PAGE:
The majority of EU countries are likely to miss the deadline to meet new pig welfare legislation, raising the specter of illegally produced pork entering the UK, according to a new report published by British Pig Executive.
Legislation imposing a partial ban on the use of sow stalls in the rest of the EU comes into force in January 2013 – more than 10 years after the UK completely banned their use to raise animal welfare standards. Few, if any, EU Member States will be fully compliant with the legislation and it is acknowledged that a considerable proportion of pig producers in those countries have not yet moved to a welfare-friendly pig production system, said BPEX. “It is more than likely that many pig enterprises throughout the EU will fail to move to full compliance with these higher welfare standards, which incidentally still fall short of the standards adopted by UK pig farmers," said BPEX Chairman Stewart Houston. “So there is every chance that pork produced to lower welfare standards will continue to be imported into the UK illegally."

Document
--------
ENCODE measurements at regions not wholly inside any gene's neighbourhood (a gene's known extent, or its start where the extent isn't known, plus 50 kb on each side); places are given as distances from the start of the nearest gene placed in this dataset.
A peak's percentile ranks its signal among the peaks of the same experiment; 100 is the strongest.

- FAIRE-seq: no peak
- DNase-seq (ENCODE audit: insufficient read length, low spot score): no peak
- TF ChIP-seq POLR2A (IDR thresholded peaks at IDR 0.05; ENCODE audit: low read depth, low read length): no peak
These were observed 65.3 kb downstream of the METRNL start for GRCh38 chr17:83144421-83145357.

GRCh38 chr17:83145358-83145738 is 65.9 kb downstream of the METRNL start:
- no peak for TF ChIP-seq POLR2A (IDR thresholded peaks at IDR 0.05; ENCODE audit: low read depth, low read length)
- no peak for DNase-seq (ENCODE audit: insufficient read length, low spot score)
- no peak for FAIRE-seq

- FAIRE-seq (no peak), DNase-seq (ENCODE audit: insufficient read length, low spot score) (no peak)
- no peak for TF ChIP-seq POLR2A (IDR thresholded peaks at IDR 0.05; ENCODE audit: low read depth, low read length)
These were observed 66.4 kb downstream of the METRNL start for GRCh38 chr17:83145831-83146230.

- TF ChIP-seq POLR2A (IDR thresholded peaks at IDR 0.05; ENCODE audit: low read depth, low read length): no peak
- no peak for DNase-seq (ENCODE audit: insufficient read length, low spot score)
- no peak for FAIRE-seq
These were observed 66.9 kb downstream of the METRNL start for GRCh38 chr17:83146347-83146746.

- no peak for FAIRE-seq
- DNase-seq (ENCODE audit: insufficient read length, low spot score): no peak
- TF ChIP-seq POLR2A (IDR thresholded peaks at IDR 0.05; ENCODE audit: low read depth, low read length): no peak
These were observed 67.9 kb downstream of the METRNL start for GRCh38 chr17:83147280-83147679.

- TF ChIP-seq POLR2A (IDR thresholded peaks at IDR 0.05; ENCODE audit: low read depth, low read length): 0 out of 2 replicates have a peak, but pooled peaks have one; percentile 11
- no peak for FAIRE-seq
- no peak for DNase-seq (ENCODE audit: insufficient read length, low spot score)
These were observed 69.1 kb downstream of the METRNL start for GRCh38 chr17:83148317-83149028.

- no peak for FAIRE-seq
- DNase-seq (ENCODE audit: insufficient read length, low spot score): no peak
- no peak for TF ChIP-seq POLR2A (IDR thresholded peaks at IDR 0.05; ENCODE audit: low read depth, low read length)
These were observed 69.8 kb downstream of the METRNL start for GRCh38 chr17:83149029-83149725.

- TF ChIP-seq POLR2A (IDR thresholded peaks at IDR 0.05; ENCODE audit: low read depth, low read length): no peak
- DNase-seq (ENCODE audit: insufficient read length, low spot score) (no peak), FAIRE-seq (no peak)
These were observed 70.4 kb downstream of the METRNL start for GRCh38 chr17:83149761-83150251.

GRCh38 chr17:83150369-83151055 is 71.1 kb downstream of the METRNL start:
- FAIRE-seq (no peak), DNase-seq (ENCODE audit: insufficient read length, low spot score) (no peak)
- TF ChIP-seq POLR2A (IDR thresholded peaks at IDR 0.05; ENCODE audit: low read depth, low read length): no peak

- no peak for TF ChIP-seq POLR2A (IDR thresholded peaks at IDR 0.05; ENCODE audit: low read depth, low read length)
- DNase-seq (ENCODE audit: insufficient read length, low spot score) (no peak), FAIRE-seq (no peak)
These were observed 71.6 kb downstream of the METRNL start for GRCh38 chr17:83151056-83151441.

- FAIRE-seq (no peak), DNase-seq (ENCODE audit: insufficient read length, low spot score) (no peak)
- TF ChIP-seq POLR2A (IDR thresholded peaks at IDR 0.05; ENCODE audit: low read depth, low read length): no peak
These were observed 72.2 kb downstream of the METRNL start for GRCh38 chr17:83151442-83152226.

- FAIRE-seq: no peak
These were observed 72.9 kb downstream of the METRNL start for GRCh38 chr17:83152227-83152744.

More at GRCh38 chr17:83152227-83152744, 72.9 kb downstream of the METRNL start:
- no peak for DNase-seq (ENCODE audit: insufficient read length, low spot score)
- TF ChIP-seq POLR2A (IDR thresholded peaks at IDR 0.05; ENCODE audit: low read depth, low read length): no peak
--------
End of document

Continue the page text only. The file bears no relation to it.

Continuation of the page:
According to Houston, the situation will be unacceptable to consumers, and will prolong the competitive disadvantage under which the UK pig industry has operated since 1999. “The only way to ensure significant amounts of illegally produced pork are not imported is for major retailer and food service companies to insist, and check, that all produce is fully traceable and meets UK or the new EU standards,” said Houston.
The European Commission stated earlier in 2011 that it does not propose any derogation to any Member State. While Member States are primarily responsible for implementing the new EU legislation, the inspection service of the European Commission Health and Consumers Directorate General, through its Food and Veterinary Office, regularly carries out audits in Member States to assess the implementation of legislation.